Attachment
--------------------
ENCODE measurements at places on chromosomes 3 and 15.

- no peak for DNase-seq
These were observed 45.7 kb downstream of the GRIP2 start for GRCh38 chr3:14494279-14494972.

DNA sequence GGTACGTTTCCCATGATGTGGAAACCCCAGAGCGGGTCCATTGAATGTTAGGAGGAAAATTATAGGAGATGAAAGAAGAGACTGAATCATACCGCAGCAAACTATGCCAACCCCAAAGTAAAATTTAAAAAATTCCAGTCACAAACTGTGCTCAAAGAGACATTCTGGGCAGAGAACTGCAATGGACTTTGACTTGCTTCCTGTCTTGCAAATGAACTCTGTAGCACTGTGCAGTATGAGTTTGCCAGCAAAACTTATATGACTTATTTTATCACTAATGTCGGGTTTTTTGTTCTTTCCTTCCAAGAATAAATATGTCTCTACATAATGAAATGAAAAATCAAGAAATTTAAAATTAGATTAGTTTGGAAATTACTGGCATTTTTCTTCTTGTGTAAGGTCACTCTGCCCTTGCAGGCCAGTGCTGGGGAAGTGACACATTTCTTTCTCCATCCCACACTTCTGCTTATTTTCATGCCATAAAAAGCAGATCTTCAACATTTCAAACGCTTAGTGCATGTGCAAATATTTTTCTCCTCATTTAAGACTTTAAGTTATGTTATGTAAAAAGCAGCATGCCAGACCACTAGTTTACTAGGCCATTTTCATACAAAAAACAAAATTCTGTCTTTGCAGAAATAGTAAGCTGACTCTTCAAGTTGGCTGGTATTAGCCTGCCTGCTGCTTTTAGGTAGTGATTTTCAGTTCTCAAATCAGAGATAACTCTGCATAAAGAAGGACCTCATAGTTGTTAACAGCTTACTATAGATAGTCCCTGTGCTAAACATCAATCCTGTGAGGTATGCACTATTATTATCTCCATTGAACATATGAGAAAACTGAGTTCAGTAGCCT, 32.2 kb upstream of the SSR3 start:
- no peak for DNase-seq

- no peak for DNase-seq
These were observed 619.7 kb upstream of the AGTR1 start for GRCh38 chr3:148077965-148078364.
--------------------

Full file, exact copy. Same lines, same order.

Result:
ENCODE measurements at places on chromosomes 3 and 15.

- no peak for DNase-seq
These were observed 45.7 kb downstream of the GRIP2 start for GRCh38 chr3:14494279-14494972.

DNA sequence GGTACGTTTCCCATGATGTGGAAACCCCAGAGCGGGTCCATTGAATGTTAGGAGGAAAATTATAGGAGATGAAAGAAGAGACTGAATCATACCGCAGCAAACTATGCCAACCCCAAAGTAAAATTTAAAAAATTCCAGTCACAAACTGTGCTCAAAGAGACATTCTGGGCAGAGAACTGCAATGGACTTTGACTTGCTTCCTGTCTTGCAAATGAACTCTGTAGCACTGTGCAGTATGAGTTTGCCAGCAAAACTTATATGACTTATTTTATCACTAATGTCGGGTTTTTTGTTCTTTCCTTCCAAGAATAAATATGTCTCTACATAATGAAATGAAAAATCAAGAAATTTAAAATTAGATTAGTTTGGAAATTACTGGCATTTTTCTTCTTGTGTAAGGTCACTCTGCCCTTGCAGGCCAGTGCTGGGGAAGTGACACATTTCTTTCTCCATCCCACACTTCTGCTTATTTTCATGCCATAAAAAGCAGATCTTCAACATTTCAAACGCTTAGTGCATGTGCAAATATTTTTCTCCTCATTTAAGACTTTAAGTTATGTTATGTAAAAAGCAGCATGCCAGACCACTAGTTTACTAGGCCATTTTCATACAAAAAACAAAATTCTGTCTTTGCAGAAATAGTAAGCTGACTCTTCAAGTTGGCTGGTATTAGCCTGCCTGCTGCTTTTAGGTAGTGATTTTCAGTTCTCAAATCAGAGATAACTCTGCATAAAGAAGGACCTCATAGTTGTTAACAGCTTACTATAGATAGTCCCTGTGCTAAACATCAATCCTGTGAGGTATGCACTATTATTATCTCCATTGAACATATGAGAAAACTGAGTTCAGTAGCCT, 32.2 kb upstream of the SSR3 start:
- no peak for DNase-seq

- no peak for DNase-seq
These were observed 619.7 kb upstream of the AGTR1 start for GRCh38 chr3:148077965-148078364.